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Posted: 8th November 2013

This was one of the exhibitions on at Manchester City Art Gallery during a recent visit.

Alison Erika Forde, represented by The International 3 has created a sinister feeling exhibition around bric-a-brac and charity shop objects.

Although I started seeing the exhibition, immediately I went - 'Oh, a shed!'.

It was covered by cardboard and painted cartoon-like with yellow ochre and burnt umber to represent a garden shed.

The original door (with painted mushrooms) was a decorative touch - and defined the idea that objects have history. The net curtains on the windows and the bright yellow walls altered the space too.

At the time though, there was nothing really written about the shed and it was only going to the website could I find out something about it...

"For this new show, 12 previously unseen works are playfully displayed together, both within and around a small wooden hut that has been specially created by the artist.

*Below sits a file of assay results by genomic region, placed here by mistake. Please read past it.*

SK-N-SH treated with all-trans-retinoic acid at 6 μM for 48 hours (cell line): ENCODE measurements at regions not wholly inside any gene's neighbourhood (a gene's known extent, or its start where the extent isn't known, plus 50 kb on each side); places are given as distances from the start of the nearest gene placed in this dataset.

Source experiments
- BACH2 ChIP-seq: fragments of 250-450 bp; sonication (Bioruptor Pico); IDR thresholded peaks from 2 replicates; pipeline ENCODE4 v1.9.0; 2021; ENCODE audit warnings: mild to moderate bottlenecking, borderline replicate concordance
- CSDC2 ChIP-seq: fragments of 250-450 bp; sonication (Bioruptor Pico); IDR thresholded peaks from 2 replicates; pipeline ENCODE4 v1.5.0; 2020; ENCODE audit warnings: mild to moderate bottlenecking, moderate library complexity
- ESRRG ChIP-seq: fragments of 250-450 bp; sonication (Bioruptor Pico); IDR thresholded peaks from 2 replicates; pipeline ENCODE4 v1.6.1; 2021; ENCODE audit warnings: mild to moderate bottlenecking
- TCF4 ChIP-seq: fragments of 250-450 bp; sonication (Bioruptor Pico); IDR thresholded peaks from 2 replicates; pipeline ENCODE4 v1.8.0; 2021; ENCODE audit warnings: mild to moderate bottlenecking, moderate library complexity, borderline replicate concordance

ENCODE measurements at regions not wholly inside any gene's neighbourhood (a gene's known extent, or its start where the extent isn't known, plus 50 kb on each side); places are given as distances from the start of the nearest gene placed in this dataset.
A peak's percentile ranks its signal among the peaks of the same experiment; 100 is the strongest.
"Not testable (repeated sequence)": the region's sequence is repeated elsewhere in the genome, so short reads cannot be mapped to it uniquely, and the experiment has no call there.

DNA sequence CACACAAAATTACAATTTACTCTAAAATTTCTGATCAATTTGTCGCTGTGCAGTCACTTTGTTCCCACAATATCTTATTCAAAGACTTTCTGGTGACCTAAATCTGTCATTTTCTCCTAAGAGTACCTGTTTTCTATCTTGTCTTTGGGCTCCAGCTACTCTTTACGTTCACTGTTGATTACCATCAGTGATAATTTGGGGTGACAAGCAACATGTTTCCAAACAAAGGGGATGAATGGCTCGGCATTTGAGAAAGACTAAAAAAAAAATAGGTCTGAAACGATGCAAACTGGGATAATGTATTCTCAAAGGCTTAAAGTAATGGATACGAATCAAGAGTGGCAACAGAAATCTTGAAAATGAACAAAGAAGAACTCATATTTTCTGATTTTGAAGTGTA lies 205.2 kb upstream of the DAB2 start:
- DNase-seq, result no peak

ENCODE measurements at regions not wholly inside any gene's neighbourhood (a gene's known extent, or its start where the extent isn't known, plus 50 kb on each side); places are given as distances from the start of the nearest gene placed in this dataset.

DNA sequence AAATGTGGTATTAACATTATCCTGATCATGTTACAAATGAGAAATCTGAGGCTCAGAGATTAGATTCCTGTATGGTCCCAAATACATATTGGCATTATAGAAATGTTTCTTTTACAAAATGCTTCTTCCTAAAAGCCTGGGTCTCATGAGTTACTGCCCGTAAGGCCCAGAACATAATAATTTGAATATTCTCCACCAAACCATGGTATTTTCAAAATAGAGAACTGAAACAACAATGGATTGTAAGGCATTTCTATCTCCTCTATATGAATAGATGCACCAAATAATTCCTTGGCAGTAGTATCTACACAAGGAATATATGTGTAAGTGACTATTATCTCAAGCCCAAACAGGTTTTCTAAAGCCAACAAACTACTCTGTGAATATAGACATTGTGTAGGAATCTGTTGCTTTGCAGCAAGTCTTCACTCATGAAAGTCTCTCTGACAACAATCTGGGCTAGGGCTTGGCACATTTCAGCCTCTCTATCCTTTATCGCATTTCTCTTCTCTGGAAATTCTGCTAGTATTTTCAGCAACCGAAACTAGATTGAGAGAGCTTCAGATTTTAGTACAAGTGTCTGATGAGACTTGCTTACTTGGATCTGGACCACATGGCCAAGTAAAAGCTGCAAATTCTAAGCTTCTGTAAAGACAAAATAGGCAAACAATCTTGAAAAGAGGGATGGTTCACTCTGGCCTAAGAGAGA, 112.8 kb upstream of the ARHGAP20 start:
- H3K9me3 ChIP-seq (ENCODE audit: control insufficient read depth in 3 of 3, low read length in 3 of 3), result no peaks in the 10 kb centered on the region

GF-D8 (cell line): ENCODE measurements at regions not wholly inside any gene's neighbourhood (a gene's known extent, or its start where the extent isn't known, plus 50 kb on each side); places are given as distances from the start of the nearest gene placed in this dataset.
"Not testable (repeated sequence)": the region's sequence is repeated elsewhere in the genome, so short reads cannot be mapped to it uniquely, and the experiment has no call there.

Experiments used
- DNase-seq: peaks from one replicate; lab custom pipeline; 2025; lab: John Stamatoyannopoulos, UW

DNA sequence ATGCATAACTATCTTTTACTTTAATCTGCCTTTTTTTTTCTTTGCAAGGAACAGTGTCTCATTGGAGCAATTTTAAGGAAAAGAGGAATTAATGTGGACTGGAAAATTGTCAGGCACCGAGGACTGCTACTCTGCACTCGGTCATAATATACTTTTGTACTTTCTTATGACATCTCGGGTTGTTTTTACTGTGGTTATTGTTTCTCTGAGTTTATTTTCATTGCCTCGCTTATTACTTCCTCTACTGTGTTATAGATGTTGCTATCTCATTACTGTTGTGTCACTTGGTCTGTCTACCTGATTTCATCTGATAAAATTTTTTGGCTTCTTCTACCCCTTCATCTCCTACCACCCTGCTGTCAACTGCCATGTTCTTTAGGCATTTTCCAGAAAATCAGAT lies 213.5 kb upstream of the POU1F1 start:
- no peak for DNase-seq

From the outside, Forde’s works and the house itself are evocative of children’s stories such as Hansel and Gretel and Little Red Riding Hood. It’s innocently enchanting on first look, but just like all the best fairy-tales, step inside and you’ll quickly discover things aren’t always as they seem…"

I gather that the wooden hut itself is merel a backdrop to the paintings, but it was interesting to see how a space within a gallery space works.

Another technical point for this piece was the door hanging. Perhaps also within the gallery setting and issues around 'permission', but it didn't feel inviting. That may be the intention, but I can't help but feel that there would have been more of a visual impact if it had been an inviting space, your got into the quite enclosed area and then were subjected to the paintings and their undertones.